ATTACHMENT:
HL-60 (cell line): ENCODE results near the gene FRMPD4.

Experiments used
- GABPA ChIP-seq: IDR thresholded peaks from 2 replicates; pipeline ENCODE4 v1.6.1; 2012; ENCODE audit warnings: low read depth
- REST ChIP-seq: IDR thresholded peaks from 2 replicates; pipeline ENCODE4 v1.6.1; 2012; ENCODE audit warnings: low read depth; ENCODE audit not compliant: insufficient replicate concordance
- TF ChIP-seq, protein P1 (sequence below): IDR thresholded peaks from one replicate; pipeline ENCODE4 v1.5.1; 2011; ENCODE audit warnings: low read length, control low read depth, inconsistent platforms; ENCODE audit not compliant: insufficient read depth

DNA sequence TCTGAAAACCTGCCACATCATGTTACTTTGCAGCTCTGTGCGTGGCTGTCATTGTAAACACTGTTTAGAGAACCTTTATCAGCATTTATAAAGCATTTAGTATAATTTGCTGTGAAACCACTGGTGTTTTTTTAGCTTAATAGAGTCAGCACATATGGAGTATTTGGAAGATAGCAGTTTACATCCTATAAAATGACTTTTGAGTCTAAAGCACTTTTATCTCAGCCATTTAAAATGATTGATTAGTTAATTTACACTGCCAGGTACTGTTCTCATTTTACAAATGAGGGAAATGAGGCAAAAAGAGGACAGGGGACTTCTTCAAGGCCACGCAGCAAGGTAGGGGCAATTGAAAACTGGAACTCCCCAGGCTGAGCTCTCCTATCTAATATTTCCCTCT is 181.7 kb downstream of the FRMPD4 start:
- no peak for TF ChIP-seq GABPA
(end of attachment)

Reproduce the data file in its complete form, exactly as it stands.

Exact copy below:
HL-60 (cell line): ENCODE results near the gene FRMPD4.

Experiments used
- GABPA ChIP-seq: IDR thresholded peaks from 2 replicates; pipeline ENCODE4 v1.6.1; 2012; ENCODE audit warnings: low read depth
- REST ChIP-seq: IDR thresholded peaks from 2 replicates; pipeline ENCODE4 v1.6.1; 2012; ENCODE audit warnings: low read depth; ENCODE audit not compliant: insufficient replicate concordance
- TF ChIP-seq, protein P1 (sequence below): IDR thresholded peaks from one replicate; pipeline ENCODE4 v1.5.1; 2011; ENCODE audit warnings: low read length, control low read depth, inconsistent platforms; ENCODE audit not compliant: insufficient read depth

DNA sequence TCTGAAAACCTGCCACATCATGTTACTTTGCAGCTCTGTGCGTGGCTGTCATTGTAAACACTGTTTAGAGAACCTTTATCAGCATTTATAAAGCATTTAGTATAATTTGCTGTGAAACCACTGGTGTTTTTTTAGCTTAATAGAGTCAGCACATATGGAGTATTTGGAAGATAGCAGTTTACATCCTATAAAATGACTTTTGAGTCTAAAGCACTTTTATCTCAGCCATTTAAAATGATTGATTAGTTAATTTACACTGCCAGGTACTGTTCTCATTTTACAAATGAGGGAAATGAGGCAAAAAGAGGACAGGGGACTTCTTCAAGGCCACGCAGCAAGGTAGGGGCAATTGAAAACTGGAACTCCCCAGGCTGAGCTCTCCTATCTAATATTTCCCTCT is 181.7 kb downstream of the FRMPD4 start:
- no peak for TF ChIP-seq GABPA